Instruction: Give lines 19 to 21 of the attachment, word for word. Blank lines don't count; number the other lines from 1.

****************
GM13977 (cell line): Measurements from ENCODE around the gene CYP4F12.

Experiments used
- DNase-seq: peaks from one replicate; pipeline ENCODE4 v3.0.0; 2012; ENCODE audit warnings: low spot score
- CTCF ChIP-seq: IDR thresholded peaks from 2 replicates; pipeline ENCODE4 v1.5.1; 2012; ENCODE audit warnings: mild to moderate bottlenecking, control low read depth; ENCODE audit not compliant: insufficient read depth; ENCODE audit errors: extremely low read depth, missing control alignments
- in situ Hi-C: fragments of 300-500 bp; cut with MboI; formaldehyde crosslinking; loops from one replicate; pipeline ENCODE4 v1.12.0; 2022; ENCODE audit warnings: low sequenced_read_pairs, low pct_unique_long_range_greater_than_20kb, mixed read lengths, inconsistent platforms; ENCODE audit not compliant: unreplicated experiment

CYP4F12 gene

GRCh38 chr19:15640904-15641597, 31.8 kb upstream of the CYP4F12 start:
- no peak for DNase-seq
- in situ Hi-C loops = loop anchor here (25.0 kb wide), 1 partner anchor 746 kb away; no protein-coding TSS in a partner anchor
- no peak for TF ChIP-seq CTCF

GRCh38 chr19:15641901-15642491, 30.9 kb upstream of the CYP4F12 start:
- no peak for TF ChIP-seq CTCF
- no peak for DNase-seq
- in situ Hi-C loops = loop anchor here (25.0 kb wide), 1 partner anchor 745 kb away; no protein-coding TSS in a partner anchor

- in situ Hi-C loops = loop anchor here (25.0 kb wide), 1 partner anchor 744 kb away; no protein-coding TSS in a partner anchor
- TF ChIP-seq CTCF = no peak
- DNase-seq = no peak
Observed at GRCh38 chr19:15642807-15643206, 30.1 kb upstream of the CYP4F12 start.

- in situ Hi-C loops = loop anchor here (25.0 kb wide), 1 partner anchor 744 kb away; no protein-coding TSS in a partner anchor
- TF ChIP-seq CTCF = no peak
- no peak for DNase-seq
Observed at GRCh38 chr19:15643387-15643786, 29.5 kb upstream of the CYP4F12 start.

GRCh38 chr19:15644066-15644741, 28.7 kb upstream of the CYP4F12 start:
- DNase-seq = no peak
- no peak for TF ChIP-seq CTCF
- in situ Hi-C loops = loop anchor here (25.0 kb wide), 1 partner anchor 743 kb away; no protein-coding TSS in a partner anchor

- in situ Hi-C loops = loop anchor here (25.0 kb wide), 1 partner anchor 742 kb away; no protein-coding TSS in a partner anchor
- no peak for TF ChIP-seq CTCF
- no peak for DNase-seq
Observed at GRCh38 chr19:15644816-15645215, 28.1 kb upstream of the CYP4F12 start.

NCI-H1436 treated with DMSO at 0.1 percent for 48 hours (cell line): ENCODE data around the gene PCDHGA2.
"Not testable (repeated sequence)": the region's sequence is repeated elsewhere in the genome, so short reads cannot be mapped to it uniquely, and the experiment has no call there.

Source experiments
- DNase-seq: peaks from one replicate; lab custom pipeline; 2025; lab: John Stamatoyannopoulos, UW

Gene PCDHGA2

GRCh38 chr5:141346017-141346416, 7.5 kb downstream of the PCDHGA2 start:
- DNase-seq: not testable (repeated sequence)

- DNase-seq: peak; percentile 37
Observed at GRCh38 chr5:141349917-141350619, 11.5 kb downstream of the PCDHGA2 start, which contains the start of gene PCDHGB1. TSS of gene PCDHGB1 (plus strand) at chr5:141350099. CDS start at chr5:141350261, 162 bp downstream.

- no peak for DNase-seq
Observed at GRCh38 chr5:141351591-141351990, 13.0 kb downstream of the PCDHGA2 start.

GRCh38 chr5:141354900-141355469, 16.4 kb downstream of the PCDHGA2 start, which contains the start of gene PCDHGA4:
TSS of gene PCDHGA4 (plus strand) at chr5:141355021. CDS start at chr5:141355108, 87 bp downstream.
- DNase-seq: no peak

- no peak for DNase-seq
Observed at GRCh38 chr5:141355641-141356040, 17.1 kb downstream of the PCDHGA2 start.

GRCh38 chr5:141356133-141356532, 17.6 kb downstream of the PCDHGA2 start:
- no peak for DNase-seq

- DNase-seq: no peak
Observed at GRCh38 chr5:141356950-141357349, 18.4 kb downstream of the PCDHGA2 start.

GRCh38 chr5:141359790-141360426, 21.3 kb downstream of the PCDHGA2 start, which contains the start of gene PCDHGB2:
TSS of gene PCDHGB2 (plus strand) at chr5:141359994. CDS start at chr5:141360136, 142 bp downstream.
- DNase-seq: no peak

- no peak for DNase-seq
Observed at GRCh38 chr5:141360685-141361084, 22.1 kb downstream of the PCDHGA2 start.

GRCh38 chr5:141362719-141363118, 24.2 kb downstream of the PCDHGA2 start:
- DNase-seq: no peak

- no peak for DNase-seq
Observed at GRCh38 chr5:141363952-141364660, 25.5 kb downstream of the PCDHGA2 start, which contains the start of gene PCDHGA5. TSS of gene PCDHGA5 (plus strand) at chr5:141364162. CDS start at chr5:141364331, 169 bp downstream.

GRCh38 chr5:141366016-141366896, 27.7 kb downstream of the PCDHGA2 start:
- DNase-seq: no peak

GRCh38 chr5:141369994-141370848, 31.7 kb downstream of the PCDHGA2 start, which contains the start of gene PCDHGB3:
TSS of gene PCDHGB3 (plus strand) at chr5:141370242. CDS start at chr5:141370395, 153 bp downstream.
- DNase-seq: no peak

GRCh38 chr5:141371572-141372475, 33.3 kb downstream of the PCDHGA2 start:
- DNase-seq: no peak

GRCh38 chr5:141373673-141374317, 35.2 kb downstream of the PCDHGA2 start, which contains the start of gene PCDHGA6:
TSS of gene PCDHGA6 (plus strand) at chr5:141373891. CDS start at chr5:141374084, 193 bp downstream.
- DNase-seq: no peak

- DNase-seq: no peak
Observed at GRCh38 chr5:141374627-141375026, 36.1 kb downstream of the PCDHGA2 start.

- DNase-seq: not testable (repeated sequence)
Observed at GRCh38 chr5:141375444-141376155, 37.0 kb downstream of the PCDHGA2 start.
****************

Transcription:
- in situ Hi-C loops = loop anchor here (25.0 kb wide), 1 partner anchor 744 kb away; no protein-coding TSS in a partner anchor
- TF ChIP-seq CTCF = no peak
- no peak for DNase-seq